Assassin’s Creed: Brotherhood
Cities are a player’s dream, but they can outshine the game.
The comic-book writer Kieron Gillen once described games journalism as travel journalism about imaginary places. This captures the role of the player, too: you're a temporary resident enjoying new locales, cultures and, more often than not, greatly relaxed health-and-safety guidelines. It's not surprising that many of the destinations in games are cities. Varied architecture delivers the playground and the colliding motivations of city-dwellers and the player drive the narrative.
For those seeking heady thrills, cities often have the obvious benefit of being tall. Manhattan has offered drama for performers ranging from Gene Kelly to King Kong. No wonder Spider-Man's adventures on the Norfolk Broads were so unpopular with fans. Game cities also have their own complex systems (early editions of SimCity taught many of us that roads don't curve and, thanks to Grand Theft Auto: San Andreas, gamers now know that most pimps aren't white).
In recent years, there have been more concerted efforts to reconstruct real locations, partly because processing power in modern computing has been up to attempting facsimile - but there are also more practical motivations. A designer on the Project Gotham Racing series, in which players race cars around the carefully re-created streets of famous cities, once remarked to me that one of the main reasons they went to the effort of photographing every square inch of a route in order to rebuild it was that it was much easier than trying to imagine a new one. As he succinctly put it, "Cities are really complicated."
It's remarkable how little detail is required to feel a resonant connection with the simulation of a real place. Treyarch's Spider-Man 2 gives us the loosest approximation of New York City, built entirely from low-fidelity grey blocks. Yet, with the proportions roughly correct, Central Park reduced to a patch of green in the right place and the Flatiron being just wedge-shaped enough to be recognisable, the sensation of moving through Manhattan is achieved.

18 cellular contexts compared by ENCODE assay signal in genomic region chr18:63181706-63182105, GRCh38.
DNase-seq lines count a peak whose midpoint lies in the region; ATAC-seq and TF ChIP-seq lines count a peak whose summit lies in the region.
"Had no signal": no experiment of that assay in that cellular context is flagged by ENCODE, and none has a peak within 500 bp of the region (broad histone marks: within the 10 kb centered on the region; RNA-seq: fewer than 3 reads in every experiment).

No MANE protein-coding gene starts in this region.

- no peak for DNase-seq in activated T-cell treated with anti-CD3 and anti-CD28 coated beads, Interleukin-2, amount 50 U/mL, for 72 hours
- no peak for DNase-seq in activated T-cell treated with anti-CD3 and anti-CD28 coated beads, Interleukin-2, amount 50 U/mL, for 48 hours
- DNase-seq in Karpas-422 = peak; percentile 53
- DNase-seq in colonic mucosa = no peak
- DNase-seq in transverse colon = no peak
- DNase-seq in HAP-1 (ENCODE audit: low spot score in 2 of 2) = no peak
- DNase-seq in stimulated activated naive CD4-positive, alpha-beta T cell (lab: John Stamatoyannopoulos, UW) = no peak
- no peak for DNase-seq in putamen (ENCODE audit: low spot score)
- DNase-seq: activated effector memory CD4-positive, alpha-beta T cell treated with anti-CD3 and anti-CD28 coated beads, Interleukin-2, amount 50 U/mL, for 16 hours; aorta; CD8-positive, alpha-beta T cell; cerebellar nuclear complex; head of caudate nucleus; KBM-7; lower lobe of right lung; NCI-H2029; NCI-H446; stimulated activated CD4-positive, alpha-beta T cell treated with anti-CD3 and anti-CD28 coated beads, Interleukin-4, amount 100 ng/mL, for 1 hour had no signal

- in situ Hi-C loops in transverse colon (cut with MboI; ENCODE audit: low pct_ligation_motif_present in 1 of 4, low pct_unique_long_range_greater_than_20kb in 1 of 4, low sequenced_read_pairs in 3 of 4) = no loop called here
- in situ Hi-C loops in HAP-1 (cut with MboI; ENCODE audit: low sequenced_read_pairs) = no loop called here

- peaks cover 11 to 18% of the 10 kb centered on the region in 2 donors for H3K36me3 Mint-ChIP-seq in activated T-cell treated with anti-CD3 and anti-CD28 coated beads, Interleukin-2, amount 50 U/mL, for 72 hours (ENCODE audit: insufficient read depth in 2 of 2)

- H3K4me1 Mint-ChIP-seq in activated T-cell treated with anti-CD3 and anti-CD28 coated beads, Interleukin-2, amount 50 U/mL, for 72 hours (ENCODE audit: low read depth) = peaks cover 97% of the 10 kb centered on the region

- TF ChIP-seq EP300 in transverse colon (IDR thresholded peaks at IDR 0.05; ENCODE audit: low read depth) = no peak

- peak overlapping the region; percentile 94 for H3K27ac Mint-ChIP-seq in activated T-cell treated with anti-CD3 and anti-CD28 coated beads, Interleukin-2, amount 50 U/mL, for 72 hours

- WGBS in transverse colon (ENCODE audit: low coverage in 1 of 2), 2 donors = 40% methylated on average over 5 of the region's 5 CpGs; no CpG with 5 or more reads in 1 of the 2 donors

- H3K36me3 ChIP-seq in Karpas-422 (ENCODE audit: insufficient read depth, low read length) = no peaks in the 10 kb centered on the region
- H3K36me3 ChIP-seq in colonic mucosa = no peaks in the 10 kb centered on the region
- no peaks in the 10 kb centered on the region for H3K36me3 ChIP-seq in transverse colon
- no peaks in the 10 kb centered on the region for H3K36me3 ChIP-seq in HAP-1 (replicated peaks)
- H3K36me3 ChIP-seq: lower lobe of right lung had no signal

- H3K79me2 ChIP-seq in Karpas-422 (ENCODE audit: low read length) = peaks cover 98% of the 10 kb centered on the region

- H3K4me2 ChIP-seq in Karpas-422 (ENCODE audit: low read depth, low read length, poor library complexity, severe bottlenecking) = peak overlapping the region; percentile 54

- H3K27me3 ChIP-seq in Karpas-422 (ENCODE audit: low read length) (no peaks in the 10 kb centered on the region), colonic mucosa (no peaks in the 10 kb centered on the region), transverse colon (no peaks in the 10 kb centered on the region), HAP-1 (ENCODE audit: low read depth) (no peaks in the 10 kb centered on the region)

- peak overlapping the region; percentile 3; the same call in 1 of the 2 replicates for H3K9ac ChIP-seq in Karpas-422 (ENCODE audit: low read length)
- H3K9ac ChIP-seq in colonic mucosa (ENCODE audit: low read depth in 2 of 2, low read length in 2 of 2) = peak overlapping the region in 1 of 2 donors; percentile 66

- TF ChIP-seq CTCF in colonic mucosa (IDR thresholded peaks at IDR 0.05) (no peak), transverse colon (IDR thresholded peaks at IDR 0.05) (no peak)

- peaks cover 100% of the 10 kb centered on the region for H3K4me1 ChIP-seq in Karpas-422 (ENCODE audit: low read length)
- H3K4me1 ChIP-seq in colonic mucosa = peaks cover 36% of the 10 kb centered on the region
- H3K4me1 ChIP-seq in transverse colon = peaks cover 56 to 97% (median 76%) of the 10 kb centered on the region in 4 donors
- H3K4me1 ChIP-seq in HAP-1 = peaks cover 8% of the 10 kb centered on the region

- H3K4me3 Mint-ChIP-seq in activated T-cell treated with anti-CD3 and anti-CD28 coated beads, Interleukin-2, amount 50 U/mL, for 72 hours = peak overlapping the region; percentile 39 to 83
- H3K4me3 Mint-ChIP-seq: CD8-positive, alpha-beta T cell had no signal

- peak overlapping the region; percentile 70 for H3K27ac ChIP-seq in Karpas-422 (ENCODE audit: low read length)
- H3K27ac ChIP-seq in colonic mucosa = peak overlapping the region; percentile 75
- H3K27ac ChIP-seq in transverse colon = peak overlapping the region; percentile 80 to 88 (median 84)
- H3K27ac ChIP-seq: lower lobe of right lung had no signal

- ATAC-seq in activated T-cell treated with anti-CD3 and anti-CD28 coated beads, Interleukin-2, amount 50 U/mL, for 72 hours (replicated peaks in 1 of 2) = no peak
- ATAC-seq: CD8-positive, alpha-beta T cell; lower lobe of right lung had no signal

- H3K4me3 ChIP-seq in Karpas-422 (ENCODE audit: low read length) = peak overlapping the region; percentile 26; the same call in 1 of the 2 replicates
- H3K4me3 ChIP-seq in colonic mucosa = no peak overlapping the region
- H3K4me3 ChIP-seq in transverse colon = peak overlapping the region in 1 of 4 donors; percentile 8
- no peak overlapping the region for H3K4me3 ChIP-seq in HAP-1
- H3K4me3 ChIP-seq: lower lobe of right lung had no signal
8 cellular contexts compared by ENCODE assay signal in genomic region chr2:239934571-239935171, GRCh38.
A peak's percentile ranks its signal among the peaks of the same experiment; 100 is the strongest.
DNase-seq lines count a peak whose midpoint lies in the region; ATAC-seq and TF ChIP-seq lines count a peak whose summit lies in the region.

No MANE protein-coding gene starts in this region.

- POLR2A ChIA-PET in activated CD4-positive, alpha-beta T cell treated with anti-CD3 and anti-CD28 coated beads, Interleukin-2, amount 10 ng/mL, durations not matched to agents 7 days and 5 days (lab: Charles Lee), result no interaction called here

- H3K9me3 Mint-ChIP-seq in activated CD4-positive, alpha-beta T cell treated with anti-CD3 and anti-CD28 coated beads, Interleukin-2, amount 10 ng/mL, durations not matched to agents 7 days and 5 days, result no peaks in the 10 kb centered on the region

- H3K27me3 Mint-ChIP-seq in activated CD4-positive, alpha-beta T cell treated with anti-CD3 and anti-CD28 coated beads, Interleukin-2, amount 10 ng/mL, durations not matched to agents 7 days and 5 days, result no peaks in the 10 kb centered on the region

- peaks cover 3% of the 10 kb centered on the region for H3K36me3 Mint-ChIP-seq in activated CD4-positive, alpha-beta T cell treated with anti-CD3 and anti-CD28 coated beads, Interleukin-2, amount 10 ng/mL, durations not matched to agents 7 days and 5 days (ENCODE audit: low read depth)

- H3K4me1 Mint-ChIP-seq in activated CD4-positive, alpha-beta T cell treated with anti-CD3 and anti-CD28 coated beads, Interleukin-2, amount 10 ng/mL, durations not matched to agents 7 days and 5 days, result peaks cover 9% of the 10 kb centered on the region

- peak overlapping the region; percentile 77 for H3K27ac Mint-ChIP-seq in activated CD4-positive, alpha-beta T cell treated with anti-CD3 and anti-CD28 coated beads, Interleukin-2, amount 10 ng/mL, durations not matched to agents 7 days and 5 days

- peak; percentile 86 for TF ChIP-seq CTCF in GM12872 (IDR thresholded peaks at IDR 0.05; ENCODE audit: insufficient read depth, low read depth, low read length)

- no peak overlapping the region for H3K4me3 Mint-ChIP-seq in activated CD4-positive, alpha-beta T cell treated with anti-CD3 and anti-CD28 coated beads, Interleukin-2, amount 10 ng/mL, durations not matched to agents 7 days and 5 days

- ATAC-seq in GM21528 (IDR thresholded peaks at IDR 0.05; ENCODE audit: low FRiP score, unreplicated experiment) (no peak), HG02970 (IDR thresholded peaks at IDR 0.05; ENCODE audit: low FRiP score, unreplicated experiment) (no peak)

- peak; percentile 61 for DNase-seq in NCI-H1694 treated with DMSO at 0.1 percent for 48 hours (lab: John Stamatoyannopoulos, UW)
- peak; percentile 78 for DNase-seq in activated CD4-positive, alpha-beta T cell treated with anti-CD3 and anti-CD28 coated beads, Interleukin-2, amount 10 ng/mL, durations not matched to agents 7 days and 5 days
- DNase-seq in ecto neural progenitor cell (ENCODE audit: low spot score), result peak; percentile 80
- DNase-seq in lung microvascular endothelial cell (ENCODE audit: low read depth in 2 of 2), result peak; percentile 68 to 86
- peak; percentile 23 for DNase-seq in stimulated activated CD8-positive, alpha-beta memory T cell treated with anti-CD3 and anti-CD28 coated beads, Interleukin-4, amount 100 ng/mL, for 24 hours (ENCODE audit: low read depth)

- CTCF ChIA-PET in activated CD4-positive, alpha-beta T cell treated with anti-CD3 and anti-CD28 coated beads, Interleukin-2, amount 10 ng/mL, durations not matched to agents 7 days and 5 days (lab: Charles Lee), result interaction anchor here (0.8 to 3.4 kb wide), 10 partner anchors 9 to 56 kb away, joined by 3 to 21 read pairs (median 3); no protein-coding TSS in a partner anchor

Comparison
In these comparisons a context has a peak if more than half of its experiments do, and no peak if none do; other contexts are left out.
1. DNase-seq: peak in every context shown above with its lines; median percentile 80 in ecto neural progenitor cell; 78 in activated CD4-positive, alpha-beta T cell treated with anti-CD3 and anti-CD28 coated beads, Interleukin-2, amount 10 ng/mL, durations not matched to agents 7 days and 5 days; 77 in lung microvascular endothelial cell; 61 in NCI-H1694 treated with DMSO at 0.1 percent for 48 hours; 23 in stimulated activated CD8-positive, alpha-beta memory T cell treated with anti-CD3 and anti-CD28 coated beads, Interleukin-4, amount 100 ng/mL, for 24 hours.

And so to Assassin's Creed: Brotherhood, a game about cities. For those unfamiliar with the conceit, the series places you in the role of Desmond, an unsuspecting, 25-year-old bartender. Kidnapped by a shadowy mega-corp (a front for the Knights Templar, no less), he is placed into an "Animus" machine, which allows him to relive the memories of his ancestors. In a wise decision by the writers, Desmond's forefathers didn't also work in hospitality but were skilled assassins from the 15th century. So far, so much fun-but-impenetrable hokum - until the location for your adventure erupts on to your screen. Suddenly, you are the charismatic killer Ezio Auditore, stalking a bustling Renaissance Rome.
You traverse the world primarily using the recognised 15th-century street skill of "parkour", in which you find yourself to be more than a little proficient. Run at any building with the "free-run" button depressed and Ezio will gracefully climb its face, grappling on to ledges and swinging around flagpoles with exceptional ease. It's a generous illusion - Ezio ascends with flowing, uninterrupted animation - empowering you with great skills but without making you work for them. The highest points in Roman architectural history are yours to explore and leap between.
Within the game, your work builds on the activities that you performed in the prequels, moving through crowds and over rooftops in order to assassinate your foes silently and reduce the Borgia influence within Rome. The labyrinthine plot runs in parallel with your adventures, shoring up its historical pedigree with cameo appearances from Machiavelli, Leonardo Da Vinci and Lucrezia Borgia. But, for this player, tracking its convolutions was too much effort.
It's a mature, complex and artfully delivered narrative - but when it's so easy to explore this amazing city, trying to remember why you're ascending the Colosseum seems a chore compared to doing it. Sometimes, it's just better to be a tourist.